It’s true that a lot of visitors come to Scotland through their love of Scotch whisky, and this is particularly evident in Edinburgh, which is the first port of call for most tourists north of the border. Despite not having any distilleries here, there is plenty to satisfy the discerning whisky lover in the city, and one of the most popular attractions on this front is The Scotch Whisky Experience.
Back in my heady days of working on the tourist front line, I found out very quickly that I needed to develop a base knowledge of scotch whisky. Lots of folk who came into the shop (okay, okay, mostly North American blokes) had plenty of questions to ask, but most of the time I felt a bit out of my depth trying to answer them.
To try and save the regular humiliation, I read up a little bit about the more popular kinds of whisky and their characteristics, but I was still not an expert by any stretch of the imagination (which I have previously admitted!).
In hindsight, rather than trying to wade my way through dry websites and guides, I should have simply made a stop here. The tour at The Scotch Whisky Experience is just under an hour long, but they do a fantastic job of bringing the whisky distilling process to life and explaining the key nuances of the different whisky regions of Scotland.
The tour is split up into three distinct sections. For the first part, you are taken through the whisky creation in a giant whisky barrel.
As you sit back and relax, the barrel makes its way around the track as you’re talked through the creation of whisky, right from the raindrops falling to the Scottish earth through to the ageing casks, waiting patiently to mature.
The ride is full of engaging visual props and characters, making it interesting even for those who don’t have a passing interest in whisky – even kids. One of my favourite parts was the room full of “yeast” particles, lighting up to show the chemical reactions taking place in the brewing process (pictured above). It was really exciting to see it brought to life in that way!
The next part of the tour was a talk delivered by one of The Scotch Whisky Experience’s guide. We had Pete, who was great at talking to a small group of us through the different whisky regions of Scotland and the kinds of aromas and flavours that come from each.
- The Lowlands, which are typically light and fresh
- The Highlands, which are floral and smooth
- Speyside, which is sweet and fruity
- Islay, which is typically smoky in flavour
Admittedly, this was helped by the scratch and sniff cards that were distributed to each of us, so we could smell the different regions as he went along.
After we were guided through the scents and flavours, we were asked to choose which dram we wanted to try. There were five dots in front of us, four colours representing each of the Scottish whisky regions, and a multicoloured dot in the middle representing a blended “grain” whisky.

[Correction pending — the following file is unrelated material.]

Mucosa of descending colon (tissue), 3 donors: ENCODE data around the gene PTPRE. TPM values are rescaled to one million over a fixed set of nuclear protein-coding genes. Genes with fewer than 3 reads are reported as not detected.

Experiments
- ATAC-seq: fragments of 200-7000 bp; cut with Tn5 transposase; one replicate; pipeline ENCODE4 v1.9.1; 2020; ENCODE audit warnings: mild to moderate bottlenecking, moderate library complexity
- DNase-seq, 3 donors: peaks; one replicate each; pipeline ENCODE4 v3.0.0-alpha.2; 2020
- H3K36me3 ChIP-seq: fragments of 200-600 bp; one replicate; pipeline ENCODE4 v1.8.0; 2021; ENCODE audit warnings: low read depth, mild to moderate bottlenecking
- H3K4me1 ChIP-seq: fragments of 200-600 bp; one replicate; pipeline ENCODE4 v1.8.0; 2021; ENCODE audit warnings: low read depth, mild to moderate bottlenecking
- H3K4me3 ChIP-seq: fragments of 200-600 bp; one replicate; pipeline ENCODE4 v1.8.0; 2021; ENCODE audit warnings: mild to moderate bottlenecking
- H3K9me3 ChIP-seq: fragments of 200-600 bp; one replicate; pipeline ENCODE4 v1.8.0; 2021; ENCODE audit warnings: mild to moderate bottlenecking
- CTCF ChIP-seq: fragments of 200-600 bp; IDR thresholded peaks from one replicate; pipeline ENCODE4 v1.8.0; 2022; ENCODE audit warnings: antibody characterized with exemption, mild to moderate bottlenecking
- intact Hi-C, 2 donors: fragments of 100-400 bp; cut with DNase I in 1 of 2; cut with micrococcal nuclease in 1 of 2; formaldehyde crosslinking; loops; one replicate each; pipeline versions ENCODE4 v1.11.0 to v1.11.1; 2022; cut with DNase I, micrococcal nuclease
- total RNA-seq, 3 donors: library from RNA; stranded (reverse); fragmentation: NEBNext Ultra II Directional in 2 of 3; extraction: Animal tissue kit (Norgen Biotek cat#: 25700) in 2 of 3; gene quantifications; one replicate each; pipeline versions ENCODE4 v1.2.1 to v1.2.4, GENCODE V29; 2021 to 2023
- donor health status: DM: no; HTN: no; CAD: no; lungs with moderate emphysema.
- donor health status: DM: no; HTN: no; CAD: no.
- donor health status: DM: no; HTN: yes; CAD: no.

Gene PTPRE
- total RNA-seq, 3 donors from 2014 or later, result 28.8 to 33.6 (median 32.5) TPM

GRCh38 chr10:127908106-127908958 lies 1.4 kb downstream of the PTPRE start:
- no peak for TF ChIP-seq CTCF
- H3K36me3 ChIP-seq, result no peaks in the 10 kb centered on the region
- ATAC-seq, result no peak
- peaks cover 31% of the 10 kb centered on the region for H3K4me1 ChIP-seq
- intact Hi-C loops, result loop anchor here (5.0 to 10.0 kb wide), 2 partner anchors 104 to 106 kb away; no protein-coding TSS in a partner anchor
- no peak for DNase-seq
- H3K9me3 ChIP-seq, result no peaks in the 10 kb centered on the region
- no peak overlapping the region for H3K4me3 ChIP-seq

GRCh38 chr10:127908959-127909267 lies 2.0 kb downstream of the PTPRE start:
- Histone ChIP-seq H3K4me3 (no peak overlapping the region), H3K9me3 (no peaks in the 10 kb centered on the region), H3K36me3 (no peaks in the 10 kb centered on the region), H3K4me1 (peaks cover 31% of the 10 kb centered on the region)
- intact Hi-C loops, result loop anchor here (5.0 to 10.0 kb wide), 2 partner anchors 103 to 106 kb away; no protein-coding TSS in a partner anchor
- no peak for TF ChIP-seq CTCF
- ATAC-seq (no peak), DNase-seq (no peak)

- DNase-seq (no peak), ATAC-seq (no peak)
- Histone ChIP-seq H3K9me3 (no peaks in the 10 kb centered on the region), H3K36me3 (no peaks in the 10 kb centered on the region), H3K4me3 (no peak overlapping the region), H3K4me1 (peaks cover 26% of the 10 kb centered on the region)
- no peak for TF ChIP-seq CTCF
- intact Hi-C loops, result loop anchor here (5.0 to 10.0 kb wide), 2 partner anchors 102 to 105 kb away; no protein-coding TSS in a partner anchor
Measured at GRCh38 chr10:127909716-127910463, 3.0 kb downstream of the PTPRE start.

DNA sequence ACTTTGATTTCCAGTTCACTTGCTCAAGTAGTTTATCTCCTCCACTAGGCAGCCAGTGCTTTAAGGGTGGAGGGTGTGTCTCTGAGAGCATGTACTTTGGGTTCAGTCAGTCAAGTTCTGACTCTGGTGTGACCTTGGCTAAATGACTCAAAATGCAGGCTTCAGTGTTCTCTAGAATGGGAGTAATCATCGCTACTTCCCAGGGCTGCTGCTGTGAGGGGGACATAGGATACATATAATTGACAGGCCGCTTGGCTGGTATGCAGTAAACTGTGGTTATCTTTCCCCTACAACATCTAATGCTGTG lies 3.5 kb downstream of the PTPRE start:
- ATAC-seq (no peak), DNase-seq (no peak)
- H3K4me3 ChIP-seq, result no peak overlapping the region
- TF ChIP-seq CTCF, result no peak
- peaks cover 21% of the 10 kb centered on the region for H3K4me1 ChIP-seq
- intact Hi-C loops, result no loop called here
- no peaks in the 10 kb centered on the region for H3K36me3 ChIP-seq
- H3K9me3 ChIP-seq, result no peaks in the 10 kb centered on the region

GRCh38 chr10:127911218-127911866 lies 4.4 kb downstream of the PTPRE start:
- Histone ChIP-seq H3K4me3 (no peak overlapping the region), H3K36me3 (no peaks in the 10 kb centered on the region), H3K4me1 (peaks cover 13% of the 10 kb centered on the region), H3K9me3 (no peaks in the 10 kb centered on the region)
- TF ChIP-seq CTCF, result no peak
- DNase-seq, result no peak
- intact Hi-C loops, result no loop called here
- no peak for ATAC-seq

I opted for the yellow Highland dot, as the floral scent appealed to me and apparently it was good for mixing with a spot of water, which I normally like to do with my drams.
I was given the Ben Nevis, and while I never think I would be able to prefer it over my beloved gin, I was able to appreciate the whisky in a way I was unable to before, thanks to Pete and his expertise in guiding our group through the tasting process.
The final part of the tour was definitely the most breathtaking. After our drams were poured, we were ushered into a room that is home to the world’s largest collection of whisky – 3,500 bottles of the stuff. It’s quite hard to imagine that quantity, but once you enter the room you realise just how much that is!
The picture above is just a fraction of the bottles on display – as the room was full of other visitors I was unable to get a decent shot of the whole thing, but this gives you ann idea of how visually stunning the spectacle is.
Even those who feel indifferent to whisky can’t deny how beautiful this room is, and it certainly left the majority of my group (including myself) spellbound – until we had to move on!
That pretty much concluded the tour, and we were ushered into the Scotch Whisky Experience bar with the final part of the collection of unusual whisky bottles. The folks who opted for the gold tour stayed for their tasting session, but I called my visit a day after a brief wander around the gift shop.
Of course the Scotch Whisky Experience is an absolute must for any whisky-loving visitor, but it is also entertaining for those who simply want to learn more about Scotland’s favourite drink. I left much more knowledgeable about Scotch than I did when I went in, thanks to this engaging, passionate and knowledgable tour. I’ll still always prefer gin, granted, but at least now I won’t feel completely lost when confronted with a whisky cupboard!
The Scotch Whisky Experience (website) is at 354 Castlehill, The Royal Mile, EH1 2NE. The easiest way to get to is from Princes Street is up from The Mound, and turn right when you come to the crossroads with the Royal Mile.
Thanks very much to the Scotch Whisky Experience for providing me with a ticket for this visit!